Wordsmithing Magic from the Crossroads

Happy New Year’s Magic and Lore – Now We Welcome 2024!

Happy New Year 2024

May the Graces Bless Us with Joyful New Beginnings!

The beginning of anything is an augury of the whole thing.
RJ Stewart and Anastacia Nutt, Janus Meditation

Blessings to you for the Tarot Year of Strength (or is it Justice?), which last came calling in 2015.  I’ll be writing much more about this in the coming week.

But meantime, today is a very magical day, full of lore and custom.

As I wrote yesterday, everything you do on this day has magical implications for the coming year. So don’t throw anything out (even the trash), or lend money or pay bills.

If you must carry something out, be sure to bring something else in first, preferably the coin or cash you concealed outside last night!

Since whatever we do on this day will be repeated throughout the year, I like to make New Year’s Day an ideal day, and do a little of all the things I most want to enjoy in the coming year.

For instance, it is good luck to do a little bit of work on the first day of the year, as long as you enjoy and are successful at whatever it is. But more than a token amount of work today is very unlucky.

Wiki Commons image of a washing machineAlso, I will not be doing any laundry today, lest someone I love be ‘washed away’ (die) in the upcoming months. The more cautious warn against even washing dishes, which is just fine with me.

Naturally, I will wear something new, to ensure that new clothes will be coming my way in the new year, and, just like my mama taught me, I will be speaking only sweet words.

A Little History

New Year’s, as we now celebrate it, comes from the Romans, who moved the New Year from Spring Equinox to January in 153 BCE and celebrated with six days of carousing and rejoicing, ending just as the Twelve Days of Christmas do, on January 6.

They got drunk, wore disguises, and kept their tables laden with food all night long to ensure plenty in the coming year (and perhaps to appease the Fates).Wikipedia image of the two-headed God Janus

The ancient Romans also gave each other small gifts (called strenae) on this day, symbolic of good luck for the new year, like coins with the faces of the God Janus on one side and a ship on the other (for He was considered the patron of ships and trade). The modern Roman ritual is a plunge in the icy Tiber River.

The English archbishop Boniface, visiting Rome in 742 C.E., complained about how the Kalends of January were celebrated in Rome with “dancing in the streets, heathenish cries, sacrilegious songs, tables laden with food and women wearing amulets and offering them for sale.”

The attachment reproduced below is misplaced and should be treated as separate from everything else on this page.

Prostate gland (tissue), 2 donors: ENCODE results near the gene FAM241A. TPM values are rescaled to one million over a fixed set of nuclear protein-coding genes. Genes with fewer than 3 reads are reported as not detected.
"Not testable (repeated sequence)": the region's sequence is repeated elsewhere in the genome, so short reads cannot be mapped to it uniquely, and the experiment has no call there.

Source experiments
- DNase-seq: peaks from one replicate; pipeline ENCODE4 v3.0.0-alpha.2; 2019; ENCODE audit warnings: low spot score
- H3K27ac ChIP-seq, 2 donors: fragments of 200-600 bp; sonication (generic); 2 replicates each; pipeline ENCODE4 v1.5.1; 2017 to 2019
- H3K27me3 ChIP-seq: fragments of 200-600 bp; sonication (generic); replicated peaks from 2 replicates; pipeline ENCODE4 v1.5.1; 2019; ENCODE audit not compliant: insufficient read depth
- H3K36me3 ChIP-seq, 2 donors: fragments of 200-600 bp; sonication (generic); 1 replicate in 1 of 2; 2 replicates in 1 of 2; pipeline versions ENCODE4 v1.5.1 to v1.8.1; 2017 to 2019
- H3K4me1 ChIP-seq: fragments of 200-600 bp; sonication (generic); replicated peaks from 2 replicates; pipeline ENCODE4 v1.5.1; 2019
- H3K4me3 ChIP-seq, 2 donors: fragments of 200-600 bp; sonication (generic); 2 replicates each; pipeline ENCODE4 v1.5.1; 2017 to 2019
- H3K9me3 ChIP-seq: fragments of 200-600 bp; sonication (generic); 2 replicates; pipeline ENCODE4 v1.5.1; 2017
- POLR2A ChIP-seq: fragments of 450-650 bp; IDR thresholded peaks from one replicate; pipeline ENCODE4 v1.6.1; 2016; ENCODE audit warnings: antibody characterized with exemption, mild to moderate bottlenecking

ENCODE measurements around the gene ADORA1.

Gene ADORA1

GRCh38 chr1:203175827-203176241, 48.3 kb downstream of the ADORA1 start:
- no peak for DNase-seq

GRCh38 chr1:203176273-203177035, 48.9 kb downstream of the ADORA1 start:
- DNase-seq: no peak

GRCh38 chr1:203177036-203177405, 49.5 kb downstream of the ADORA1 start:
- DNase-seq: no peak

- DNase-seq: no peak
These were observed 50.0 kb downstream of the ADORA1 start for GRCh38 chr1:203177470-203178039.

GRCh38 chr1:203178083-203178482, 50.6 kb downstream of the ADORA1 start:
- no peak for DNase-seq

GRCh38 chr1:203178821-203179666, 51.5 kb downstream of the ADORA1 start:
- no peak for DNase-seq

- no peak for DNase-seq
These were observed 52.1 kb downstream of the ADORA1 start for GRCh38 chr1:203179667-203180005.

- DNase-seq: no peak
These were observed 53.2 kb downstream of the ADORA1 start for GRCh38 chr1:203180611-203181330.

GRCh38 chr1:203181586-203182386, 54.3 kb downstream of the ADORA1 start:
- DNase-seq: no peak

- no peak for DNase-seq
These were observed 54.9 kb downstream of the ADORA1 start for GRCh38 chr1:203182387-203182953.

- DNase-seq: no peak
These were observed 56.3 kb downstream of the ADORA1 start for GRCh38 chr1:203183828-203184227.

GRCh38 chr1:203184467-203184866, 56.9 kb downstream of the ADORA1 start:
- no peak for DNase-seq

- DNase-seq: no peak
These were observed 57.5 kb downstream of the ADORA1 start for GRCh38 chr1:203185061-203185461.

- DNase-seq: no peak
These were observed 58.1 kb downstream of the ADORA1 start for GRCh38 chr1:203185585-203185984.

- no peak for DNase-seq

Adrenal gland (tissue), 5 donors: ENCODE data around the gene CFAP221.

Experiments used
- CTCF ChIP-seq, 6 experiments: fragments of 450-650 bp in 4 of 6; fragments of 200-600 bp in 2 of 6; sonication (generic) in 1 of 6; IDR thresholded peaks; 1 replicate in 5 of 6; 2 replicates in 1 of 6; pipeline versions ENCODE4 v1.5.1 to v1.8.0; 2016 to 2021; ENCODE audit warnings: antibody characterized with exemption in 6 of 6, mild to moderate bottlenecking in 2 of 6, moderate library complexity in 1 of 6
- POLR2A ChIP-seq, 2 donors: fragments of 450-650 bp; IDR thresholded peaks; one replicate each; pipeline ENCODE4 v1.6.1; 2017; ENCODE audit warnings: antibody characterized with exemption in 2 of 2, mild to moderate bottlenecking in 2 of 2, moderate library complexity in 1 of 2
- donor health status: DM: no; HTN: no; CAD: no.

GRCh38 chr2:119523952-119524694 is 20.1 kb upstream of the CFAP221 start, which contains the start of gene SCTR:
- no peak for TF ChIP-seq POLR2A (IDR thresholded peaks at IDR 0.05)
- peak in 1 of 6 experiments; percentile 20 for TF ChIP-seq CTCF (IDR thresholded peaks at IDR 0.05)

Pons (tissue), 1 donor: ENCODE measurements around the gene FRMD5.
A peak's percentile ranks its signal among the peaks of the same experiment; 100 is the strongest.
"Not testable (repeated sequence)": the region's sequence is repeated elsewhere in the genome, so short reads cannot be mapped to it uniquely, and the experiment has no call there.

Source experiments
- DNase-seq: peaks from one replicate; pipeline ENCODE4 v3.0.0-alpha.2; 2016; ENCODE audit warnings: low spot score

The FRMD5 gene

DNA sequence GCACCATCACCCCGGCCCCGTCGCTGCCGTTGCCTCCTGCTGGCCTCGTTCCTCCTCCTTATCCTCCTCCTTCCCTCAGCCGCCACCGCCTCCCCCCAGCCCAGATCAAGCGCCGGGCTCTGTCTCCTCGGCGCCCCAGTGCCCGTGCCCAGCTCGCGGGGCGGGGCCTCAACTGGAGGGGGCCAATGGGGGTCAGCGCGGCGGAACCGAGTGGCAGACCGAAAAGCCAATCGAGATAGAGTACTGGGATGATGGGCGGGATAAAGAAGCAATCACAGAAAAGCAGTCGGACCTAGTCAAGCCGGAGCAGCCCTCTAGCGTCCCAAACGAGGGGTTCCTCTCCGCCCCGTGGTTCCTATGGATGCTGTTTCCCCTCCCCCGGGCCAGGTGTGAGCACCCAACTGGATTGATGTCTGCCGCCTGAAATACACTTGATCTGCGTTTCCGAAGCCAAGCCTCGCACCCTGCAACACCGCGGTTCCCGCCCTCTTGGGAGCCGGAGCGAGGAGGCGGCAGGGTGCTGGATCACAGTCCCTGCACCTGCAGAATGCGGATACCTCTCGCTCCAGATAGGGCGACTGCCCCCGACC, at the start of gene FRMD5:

Therefore, to somewhat dampen the enthusiasm, the Roman Catholic Church declared this the Day of the Circumcision. The less said about this dour decision, the better.

New Year’s Around the World

In England, gloves and pins were the traditional New Year’s gifts up until the 19th century. In France, children give their parents handmade gifts with a wish of “Bonne Année!”

Food eaten on New Year’s Day always has significance, as it also affects the quality of the coming year. In ancient times, the Romans gave friends a glass jar full of dates and dried figs in honey, along with a bay leaf branch, so the coming year would be sweet and full of good fortune.

The Year God Toshigami by HeshbiThroughout Japan, preparing and serving special New Year’s foods are important rituals. This sacred meal is shared with the kami (spirits) as well as family members.

Rice is one of the most important foods served. It is specially prepared and shared with the ancestors and the Gods, like Toshigami, the rather fierce Year God, who each family hopes will smile upon them, bringing good fortune for the coming year.

Hoppin’ John

One of the most famous magical foods to be eaten on New Year’s comes from the American South. Hoppin’ John is an old favorite dish that was a staple of slaves in the antebellum Carolinas, where African bean stews (also found in the Caribbean) met the local American rice industry and came deliciously together.

Possibly the earliest appearance of the dish by the name Hopping John was in an 1847 cookbook called The Carolina Housewife. No one knows for sure how the name originated, but one reasonable suggestion is that it’s a corruption of the French-Caribbean words pois à pigeon, or pigeon pea, a relative of the black-eyed pea, and which would be pronounced “pwah-ah-pee-john.”Traditional Hoppin John with rice beans greens and cornbread for New Years

Every Southern cook (and cookbook) I know has a recipe for Hoppin’ John, but there are three basic ingredients that never vary (unless you are a vegetarian). The black-eyed peas (sometimes field peas or crowder peas may be substituted) are the most important symbolic food. In many cultures, beans and other legumes are thought to bring good luck because of their resemblance to coins (which means the promise of wealth).

The rice is for fertility (which is why we throw rice at newlyweds with such gusto). And of course, most old Southern recipes require that fatback, ham bone, or bacon is used to flavor the stew, since pigs are lucky and cooking up a pig in a pot is a sign of prosperity. Usually, just to ensure plenty of extra folding cash, collards or mustard greens are also served on the side.